spasticity

(redirected from inherited neonatal spasticity)
Also found in: Dictionary, Thesaurus, Encyclopedia.

spasticity

 [spas-tis´ĭ-te]
continuous resistance to stretching by a muscle due to abnormally increased tension, with heightened deep tendon reflexes.
clasp-knife spasticity clasp-knife rigidity.
Miller-Keane Encyclopedia and Dictionary of Medicine, Nursing, and Allied Health, Seventh Edition. © 2003 by Saunders, an imprint of Elsevier, Inc. All rights reserved.

spas·tic·i·ty

(spas-tis'i-tē),
One type of increase in muscle tone at rest; characterized by increased resistance to passive stretch, velocity dependent and asymmetric about joints (that is, greater in the flexor muscles at the elbow and the extensor muscles at the knee). Exaggerated deep tendon reflexes and clonus are additional manifestations.
See also: clasp-knife spasticity.
Farlex Partner Medical Dictionary © Farlex 2012

spasticity

 Neurology A velocity-dependent ↑ in tonic stretch reflexes–involuntary muscle contraction, most common in Pts with spinal cord lesions above the conus medullarisis, developing months after spinal cord injury Management Baclofen, which potentiates GABA's inhibitory effect on reflexes
McGraw-Hill Concise Dictionary of Modern Medicine. © 2002 by The McGraw-Hill Companies, Inc.

spas·tic·i·ty

(spas-tis'i-tē)
A state of increased muscular tone with exaggeration of the tendon reflexes.
Medical Dictionary for the Health Professions and Nursing © Farlex 2012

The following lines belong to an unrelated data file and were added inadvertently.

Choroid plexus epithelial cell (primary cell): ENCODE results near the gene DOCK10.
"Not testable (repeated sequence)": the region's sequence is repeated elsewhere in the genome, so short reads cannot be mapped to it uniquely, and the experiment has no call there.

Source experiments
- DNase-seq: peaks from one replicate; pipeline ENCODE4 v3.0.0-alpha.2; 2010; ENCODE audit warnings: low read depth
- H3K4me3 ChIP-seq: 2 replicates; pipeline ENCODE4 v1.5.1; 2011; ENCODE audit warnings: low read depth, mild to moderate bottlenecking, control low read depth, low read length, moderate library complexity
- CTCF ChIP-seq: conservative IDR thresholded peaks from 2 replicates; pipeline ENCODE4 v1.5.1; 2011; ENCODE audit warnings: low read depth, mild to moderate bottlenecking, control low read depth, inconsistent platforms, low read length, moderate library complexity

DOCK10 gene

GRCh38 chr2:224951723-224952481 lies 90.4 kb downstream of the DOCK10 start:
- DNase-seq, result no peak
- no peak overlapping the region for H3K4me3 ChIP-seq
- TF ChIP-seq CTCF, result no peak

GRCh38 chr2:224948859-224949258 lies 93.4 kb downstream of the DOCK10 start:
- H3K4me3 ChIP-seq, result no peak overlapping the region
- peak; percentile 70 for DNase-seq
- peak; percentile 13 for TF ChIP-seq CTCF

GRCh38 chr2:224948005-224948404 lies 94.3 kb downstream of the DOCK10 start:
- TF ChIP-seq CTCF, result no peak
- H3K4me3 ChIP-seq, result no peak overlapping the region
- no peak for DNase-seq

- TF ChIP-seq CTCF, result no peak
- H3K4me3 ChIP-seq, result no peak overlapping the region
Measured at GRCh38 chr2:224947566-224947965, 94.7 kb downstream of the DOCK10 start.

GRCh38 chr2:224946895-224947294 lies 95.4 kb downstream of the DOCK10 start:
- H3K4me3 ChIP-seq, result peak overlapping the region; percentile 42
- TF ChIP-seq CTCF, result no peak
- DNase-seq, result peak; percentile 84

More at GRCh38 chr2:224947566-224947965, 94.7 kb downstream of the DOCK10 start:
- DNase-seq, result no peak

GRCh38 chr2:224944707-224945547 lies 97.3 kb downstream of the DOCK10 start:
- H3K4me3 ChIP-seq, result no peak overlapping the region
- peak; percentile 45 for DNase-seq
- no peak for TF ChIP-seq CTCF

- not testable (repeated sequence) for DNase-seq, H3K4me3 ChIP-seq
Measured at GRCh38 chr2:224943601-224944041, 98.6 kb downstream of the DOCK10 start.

spasticity

Rigidity in muscles causing stiffness and restriction of movement. Spasticity may or may not be associated with paralysis or muscle weakness. Spasticity with paralysis is a feature of many cases of STROKE. It occurs in SPASTIC PARALAYSIS (cerebral palsy) and sometimes in MULTIPLE SCLEROSIS.
Collins Dictionary of Medicine © Robert M. Youngson 2004, 2005

Spasticity

Increased mucle tone, or stiffness, which leads to uncontrolled, awkward movements.
Gale Encyclopedia of Medicine. Copyright 2008 The Gale Group, Inc. All rights reserved.

spas·tic·i·ty

(spas-tis'i-tē)
Type of increase in muscle tone at rest; characterized by increased resistance to passive stretch; velocity dependent and asymmetric about joints.
Medical Dictionary for the Dental Professions © Farlex 2012

Patient discussion about spasticity

Q. Do you want to end because of a vaccination in a wheel chair? It is already about 12 years ago. I met a mother with her kids. One came always in a wheel chair to the services. His terrible story is still in my mind. It could be shown, that because of a vaccination he got the cytomegalovirus infection (CMV) and then spastic paralysis.

A. Corrigendum: If you know somebody speaking German and English who could...

More discussions about spasticity
This content is provided by iMedix and is subject to iMedix Terms. The Questions and Answers are not endorsed or recommended and are made available by patients, not doctors.
Full browser ?